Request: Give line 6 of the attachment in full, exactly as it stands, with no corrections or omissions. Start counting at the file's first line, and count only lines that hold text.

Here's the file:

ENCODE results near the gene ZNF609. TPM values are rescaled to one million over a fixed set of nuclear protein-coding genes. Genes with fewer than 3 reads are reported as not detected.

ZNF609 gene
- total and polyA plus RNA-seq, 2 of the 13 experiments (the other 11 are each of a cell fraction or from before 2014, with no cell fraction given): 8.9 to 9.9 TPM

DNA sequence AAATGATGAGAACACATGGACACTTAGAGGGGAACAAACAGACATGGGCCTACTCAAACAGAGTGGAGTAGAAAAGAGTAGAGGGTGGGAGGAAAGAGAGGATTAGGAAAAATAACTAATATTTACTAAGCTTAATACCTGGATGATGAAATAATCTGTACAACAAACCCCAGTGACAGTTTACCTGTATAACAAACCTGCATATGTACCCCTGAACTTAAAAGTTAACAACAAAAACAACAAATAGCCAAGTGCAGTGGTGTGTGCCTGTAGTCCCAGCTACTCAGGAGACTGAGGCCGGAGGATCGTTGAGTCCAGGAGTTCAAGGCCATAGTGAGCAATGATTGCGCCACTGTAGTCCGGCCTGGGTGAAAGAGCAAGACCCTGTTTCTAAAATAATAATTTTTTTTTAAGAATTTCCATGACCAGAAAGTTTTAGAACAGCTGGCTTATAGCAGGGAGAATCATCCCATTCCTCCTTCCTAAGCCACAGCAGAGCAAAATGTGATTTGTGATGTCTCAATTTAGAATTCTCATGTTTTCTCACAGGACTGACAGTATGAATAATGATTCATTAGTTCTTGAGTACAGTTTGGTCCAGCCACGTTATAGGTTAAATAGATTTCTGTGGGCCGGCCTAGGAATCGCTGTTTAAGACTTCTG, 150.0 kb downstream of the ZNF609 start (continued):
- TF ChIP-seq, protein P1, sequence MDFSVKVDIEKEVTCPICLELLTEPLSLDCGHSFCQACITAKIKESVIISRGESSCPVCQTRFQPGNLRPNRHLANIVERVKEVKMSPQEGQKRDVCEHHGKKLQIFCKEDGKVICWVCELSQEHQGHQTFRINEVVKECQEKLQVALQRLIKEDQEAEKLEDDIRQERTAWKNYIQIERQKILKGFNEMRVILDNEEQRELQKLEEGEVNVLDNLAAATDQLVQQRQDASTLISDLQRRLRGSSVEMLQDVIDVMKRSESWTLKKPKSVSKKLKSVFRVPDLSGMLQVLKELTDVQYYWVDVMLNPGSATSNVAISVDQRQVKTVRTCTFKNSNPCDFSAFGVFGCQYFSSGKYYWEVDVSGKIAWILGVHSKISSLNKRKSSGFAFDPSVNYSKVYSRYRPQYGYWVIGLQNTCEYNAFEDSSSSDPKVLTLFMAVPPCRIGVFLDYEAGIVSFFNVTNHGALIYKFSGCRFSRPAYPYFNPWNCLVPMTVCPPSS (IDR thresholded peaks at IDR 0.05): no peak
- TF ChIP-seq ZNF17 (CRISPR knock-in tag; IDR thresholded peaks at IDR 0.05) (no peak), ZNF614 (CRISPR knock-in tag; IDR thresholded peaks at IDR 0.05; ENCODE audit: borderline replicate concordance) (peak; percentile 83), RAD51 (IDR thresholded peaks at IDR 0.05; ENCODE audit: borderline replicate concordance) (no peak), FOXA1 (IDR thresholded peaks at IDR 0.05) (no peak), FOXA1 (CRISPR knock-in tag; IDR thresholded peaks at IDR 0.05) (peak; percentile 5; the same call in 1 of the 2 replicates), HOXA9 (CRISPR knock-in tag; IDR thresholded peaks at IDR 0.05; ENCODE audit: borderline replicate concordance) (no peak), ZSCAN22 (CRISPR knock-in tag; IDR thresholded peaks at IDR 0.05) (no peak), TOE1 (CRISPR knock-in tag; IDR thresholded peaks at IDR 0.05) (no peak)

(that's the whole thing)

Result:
- TF ChIP-seq ZNF17 (CRISPR knock-in tag; IDR thresholded peaks at IDR 0.05) (no peak), ZNF614 (CRISPR knock-in tag; IDR thresholded peaks at IDR 0.05; ENCODE audit: borderline replicate concordance) (peak; percentile 83), RAD51 (IDR thresholded peaks at IDR 0.05; ENCODE audit: borderline replicate concordance) (no peak), FOXA1 (IDR thresholded peaks at IDR 0.05) (no peak), FOXA1 (CRISPR knock-in tag; IDR thresholded peaks at IDR 0.05) (peak; percentile 5; the same call in 1 of the 2 replicates), HOXA9 (CRISPR knock-in tag; IDR thresholded peaks at IDR 0.05; ENCODE audit: borderline replicate concordance) (no peak), ZSCAN22 (CRISPR knock-in tag; IDR thresholded peaks at IDR 0.05) (no peak), TOE1 (CRISPR knock-in tag; IDR thresholded peaks at IDR 0.05) (no peak)